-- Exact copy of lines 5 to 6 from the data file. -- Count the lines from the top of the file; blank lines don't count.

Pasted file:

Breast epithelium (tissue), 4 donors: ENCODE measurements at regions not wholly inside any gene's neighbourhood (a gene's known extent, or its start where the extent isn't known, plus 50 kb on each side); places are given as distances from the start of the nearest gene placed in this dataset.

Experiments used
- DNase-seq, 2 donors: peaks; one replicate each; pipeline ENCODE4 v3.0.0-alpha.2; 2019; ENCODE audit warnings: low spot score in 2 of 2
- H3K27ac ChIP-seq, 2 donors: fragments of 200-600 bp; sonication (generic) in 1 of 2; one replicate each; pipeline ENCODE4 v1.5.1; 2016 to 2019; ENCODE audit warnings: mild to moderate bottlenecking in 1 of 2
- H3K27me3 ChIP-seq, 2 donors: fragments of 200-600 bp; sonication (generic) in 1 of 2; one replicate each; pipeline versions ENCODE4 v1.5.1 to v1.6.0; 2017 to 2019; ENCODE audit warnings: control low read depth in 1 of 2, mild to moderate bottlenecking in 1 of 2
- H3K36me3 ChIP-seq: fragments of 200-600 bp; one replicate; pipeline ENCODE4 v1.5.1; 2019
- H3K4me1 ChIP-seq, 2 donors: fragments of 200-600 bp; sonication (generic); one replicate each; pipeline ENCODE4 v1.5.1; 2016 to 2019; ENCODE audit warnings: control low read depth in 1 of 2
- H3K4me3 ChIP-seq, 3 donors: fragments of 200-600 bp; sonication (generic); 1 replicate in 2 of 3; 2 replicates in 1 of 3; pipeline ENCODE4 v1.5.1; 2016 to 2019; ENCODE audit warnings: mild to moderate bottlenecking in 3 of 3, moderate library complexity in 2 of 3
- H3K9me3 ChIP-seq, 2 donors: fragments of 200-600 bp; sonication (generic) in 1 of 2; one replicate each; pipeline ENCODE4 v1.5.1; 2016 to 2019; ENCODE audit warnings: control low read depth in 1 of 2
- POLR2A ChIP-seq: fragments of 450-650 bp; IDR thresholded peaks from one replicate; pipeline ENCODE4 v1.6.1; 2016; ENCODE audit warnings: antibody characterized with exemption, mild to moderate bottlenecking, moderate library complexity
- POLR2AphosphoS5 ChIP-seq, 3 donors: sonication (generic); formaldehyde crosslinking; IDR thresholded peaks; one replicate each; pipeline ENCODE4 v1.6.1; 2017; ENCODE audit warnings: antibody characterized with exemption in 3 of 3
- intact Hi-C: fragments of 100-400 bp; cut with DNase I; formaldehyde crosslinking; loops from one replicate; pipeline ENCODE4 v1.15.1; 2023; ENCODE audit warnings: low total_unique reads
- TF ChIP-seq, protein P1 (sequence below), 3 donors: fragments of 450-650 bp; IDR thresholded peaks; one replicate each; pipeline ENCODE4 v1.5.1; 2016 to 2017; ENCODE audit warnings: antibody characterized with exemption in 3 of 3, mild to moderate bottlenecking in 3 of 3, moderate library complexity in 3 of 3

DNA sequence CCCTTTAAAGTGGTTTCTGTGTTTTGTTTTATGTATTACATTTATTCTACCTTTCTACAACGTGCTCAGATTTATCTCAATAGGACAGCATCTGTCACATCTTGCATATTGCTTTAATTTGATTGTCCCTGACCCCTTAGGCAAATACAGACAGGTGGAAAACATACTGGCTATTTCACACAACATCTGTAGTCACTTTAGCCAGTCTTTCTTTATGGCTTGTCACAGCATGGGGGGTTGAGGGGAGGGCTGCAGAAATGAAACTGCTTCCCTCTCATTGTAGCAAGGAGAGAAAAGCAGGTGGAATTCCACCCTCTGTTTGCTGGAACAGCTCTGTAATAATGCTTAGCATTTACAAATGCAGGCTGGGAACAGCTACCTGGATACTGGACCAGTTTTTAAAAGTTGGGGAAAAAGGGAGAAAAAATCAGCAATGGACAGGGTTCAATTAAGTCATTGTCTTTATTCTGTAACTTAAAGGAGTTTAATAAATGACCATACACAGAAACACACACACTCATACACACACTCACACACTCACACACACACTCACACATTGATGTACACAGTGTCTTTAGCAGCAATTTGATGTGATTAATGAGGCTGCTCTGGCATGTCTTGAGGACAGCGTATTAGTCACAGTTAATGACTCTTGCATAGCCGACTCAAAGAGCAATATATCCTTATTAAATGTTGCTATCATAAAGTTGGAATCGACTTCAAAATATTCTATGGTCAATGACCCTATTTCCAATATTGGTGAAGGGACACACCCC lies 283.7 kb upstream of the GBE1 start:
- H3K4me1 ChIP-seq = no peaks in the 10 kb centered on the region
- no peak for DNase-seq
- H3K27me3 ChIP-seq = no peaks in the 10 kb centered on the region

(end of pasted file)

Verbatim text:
- H3K27me3 ChIP-seq, 2 donors: fragments of 200-600 bp; sonication (generic) in 1 of 2; one replicate each; pipeline versions ENCODE4 v1.5.1 to v1.6.0; 2017 to 2019; ENCODE audit warnings: control low read depth in 1 of 2, mild to moderate bottlenecking in 1 of 2
- H3K36me3 ChIP-seq: fragments of 200-600 bp; one replicate; pipeline ENCODE4 v1.5.1; 2019